Palo Alto artist Judy Gittelsohn has worked for eight years with what she calls "vulnerable populations," helping her students find a voice through art. Now she's opening her own Palo Alto center to offer classes here.
Her "Art for Well Beings" painting classes will be mainly geared toward at-risk youth, the developmentally disabled, and those recovering from an injury or illness, but everyone is welcome, she says. The main point is that art should be playful and without pressure to be perfect.
"The benefits of rousing our natural creativity are vast, particularly for people in need of expression due to obstacles such as health or life issues who can -- through creative expression -- come to terms with emotional conflicts, increase self-awareness, and express unspoken concerns about their lives," Gittelsohn said.
The center will be located at 2800 West Bayshore Road, with classes scheduled to begin the third week in April. One of the offerings is "Paint by Puzzle," a workshop developed by Gittelsohn in which each artist paints a different panel, each of which is eventually combined into a composite painting.
"The final painting is always a surprise," Gittelsohn said.
Other classes include "Unfurling Healing Art," for people recovering from sickness or injury; and "Elements of Elemental Art," which focuses on painting plants throughout their life cycles. "Elements" students will include people from the Community Association for Rehabilitation (C.A.R.) in Palo Alto, but Gittelsohn would like to attract other people as well, in hopes of forging links between C.A.R. and the larger community.
Gittelsohn and a C.A.R. mural project were on the cover of the Weekly last year.
An opening reception at the new center is set for May 6 from 3 to 5 p.m.; go to www.artforwellbeings.org.
Greenlight film festival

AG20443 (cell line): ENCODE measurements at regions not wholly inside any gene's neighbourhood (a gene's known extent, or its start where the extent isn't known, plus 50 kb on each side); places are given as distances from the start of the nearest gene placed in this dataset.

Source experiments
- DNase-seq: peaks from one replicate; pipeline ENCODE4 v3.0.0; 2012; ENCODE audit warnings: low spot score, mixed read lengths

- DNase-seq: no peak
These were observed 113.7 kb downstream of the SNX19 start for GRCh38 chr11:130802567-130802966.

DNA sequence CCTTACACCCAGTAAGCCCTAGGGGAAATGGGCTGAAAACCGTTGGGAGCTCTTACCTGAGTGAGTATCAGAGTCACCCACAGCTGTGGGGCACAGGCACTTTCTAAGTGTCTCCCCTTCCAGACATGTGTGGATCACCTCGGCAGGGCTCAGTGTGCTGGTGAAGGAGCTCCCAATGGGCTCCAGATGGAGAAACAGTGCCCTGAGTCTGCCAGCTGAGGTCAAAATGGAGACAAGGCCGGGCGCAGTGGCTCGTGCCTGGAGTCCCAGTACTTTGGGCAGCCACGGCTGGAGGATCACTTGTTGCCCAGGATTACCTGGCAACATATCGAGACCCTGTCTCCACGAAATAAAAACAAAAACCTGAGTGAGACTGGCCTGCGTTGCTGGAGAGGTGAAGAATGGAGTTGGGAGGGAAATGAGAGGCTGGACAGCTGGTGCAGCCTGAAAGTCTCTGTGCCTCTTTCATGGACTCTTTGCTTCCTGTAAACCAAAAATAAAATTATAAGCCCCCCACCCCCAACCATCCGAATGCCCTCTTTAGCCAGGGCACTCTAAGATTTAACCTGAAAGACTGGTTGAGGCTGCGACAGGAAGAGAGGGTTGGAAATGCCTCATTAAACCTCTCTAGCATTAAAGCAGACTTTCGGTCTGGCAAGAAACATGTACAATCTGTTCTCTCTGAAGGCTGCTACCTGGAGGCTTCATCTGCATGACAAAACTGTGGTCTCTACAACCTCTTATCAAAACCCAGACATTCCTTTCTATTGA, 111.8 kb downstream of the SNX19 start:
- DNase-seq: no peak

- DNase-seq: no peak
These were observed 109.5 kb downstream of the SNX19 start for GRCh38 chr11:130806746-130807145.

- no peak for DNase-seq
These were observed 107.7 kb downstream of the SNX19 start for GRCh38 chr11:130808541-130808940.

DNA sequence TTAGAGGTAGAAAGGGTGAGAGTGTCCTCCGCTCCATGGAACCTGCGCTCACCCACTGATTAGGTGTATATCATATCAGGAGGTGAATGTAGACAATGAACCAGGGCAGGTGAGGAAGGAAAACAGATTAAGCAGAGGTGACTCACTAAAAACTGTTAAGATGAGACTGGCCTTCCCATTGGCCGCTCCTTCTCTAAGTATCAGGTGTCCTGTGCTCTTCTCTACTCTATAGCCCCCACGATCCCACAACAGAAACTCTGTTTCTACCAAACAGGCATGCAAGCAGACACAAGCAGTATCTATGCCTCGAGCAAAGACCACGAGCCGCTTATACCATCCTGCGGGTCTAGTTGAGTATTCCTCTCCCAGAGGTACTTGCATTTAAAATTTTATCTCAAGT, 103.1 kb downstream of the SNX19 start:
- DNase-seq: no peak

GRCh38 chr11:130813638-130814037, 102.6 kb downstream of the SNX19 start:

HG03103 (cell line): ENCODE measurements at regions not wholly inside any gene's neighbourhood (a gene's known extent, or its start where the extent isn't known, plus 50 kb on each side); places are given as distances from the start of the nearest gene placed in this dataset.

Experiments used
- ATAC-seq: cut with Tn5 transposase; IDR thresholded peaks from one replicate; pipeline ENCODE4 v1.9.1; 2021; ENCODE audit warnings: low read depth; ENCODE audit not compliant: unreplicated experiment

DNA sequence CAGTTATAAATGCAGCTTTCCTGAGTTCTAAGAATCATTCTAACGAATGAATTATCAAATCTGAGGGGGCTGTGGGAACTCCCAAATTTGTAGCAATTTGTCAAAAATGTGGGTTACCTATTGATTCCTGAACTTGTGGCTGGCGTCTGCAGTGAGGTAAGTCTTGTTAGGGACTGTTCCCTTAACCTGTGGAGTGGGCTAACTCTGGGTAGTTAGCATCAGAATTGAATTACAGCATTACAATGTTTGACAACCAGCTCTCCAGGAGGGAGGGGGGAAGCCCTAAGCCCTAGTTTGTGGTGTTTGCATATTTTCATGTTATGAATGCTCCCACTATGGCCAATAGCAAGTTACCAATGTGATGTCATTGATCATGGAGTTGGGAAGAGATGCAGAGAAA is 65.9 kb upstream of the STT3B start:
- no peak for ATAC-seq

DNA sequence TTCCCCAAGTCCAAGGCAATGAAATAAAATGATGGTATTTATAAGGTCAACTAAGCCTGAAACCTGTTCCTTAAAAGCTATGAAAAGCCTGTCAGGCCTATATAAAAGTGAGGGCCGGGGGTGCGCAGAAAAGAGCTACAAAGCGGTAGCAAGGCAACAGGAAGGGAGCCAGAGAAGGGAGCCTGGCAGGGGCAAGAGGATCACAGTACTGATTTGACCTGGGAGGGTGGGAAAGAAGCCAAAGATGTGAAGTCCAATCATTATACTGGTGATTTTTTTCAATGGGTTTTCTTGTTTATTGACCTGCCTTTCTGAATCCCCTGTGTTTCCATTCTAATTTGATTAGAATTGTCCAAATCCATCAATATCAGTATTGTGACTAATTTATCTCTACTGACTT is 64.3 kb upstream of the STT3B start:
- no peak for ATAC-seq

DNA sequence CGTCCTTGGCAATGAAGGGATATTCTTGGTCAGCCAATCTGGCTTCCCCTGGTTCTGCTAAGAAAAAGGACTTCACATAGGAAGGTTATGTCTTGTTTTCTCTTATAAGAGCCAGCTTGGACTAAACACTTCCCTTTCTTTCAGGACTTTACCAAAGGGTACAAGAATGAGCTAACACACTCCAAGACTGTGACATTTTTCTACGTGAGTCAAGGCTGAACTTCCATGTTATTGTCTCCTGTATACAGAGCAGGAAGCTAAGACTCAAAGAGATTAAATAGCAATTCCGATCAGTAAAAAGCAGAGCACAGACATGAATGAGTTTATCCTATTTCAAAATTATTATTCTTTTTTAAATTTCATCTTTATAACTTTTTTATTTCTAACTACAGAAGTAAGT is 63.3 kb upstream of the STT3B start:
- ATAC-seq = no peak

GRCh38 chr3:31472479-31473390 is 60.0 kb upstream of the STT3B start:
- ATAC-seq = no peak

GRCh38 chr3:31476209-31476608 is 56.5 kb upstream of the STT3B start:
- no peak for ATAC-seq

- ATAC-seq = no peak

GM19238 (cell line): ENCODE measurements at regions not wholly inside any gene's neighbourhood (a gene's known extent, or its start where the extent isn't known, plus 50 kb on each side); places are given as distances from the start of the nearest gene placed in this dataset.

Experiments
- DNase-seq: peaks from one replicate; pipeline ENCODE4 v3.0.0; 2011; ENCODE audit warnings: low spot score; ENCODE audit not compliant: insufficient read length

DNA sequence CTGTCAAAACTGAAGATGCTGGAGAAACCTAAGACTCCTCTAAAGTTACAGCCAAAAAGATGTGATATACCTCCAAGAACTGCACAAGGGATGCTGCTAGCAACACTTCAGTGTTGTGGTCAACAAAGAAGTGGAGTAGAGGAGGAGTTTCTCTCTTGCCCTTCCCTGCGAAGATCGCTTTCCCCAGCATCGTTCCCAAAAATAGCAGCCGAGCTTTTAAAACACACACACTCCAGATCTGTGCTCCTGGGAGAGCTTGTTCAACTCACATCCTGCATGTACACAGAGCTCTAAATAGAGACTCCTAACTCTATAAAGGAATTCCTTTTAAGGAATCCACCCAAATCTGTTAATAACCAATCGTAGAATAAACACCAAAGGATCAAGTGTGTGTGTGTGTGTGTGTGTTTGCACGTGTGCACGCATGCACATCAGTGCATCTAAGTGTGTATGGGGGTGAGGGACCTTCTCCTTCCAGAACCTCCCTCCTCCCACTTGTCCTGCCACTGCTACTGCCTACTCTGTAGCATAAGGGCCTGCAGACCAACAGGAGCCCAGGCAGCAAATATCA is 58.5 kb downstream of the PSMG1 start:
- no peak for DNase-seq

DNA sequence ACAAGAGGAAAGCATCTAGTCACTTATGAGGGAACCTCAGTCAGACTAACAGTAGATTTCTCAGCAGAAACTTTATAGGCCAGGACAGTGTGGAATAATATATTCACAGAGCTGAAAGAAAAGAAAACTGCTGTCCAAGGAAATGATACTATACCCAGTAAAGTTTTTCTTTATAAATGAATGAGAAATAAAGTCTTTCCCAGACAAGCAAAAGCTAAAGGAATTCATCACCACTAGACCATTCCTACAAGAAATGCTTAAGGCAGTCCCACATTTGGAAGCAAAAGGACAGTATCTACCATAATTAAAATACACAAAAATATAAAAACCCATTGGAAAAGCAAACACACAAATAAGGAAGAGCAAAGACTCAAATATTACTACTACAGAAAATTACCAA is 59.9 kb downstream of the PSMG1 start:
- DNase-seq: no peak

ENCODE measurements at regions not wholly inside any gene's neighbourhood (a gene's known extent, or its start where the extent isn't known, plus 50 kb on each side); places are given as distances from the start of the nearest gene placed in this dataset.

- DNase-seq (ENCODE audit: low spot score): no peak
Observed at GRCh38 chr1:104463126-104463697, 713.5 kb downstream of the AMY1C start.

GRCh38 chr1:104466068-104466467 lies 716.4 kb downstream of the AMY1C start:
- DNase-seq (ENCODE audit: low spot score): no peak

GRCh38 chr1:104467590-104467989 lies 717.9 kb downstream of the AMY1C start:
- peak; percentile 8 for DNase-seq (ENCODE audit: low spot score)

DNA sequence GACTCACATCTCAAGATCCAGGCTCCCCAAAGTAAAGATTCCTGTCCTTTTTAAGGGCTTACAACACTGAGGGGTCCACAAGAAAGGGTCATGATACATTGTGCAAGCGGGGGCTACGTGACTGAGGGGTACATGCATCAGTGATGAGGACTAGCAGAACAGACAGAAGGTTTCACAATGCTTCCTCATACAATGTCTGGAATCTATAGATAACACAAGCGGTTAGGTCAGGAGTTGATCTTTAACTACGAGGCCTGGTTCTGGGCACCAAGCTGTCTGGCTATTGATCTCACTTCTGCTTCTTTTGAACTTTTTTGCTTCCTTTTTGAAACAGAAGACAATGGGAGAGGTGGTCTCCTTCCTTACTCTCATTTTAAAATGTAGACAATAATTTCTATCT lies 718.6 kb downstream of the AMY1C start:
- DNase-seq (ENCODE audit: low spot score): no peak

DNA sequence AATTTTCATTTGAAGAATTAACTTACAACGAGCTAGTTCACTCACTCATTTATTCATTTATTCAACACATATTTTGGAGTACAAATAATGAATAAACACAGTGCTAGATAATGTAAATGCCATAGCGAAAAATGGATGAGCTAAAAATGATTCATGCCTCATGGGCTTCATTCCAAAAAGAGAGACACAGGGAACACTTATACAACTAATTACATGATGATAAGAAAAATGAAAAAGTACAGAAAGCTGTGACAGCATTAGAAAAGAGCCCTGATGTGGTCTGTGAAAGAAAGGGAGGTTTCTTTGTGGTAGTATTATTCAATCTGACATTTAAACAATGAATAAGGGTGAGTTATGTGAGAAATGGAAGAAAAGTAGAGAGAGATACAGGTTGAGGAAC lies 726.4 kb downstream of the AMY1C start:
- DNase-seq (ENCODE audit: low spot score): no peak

Ready to make a filmic statement about global warming or recycling? Your venue is here: The Greenlight Earth Day Film Festival is back for its second year.
Once again, officials from the city of Palo Alto and the Media Center are putting on the festival to spotlight film projects about how individual actions can aid the environment. There's a focus on local filmmakers, particularly students; last year, some 135 students took part in the festival, creating 48 videos, organizers said.
Festival entries are being accepted until April 22, which just happens to be Earth Day. The big green-carpet event is set for May 24, when the top films in each category will be screened at the Cubberley Center theater at 4000 Middlefield Road in Palo Alto. All entries will be shown on cable TV and the Internet as well.
Categories are students in grades 6 to 8; grades 9 to 12; and all other filmmakers. No entry fee is required.
For entry forms and more information, call 650-329-2417 or go to www.cityofpaloalto.org/earthday.
A visit from 'Bat Boy'
Students in the Gunn High School drama department recently had a rather batty visitor: actor Deven May, who originated the title role in "Bat Boy, the Musical" at the Actors' Gang in Los Angeles.
Local thespians were gearing up for opening night of their own production of "Bat Boy," which runs through Saturday. May reportedly regaled the students with tales of his theater career -- including confessing that during a "Bat Boy" preview performance his bald cap slid off his head and his hair tumbled out.
"I shaved my head the very next day," he said.
May is currently appearing as Tommy DeVito in "Jersey Boys" at the Curran Theatre in San Francisco, which is how the Gunn connection came about: Gunn sophomore Lee Friedman met May backstage at the Curran and invited him to come speak on campus.
The Gunn production of "Bat Boy" is at Spangenberg Theatre at 780 Arastradero Road in Palo Alto, tonight and tomorrow at 8 p.m. Tickets are $10; call 650-854-8258.
-- Rebecca Wallace
This story contains 653 words.
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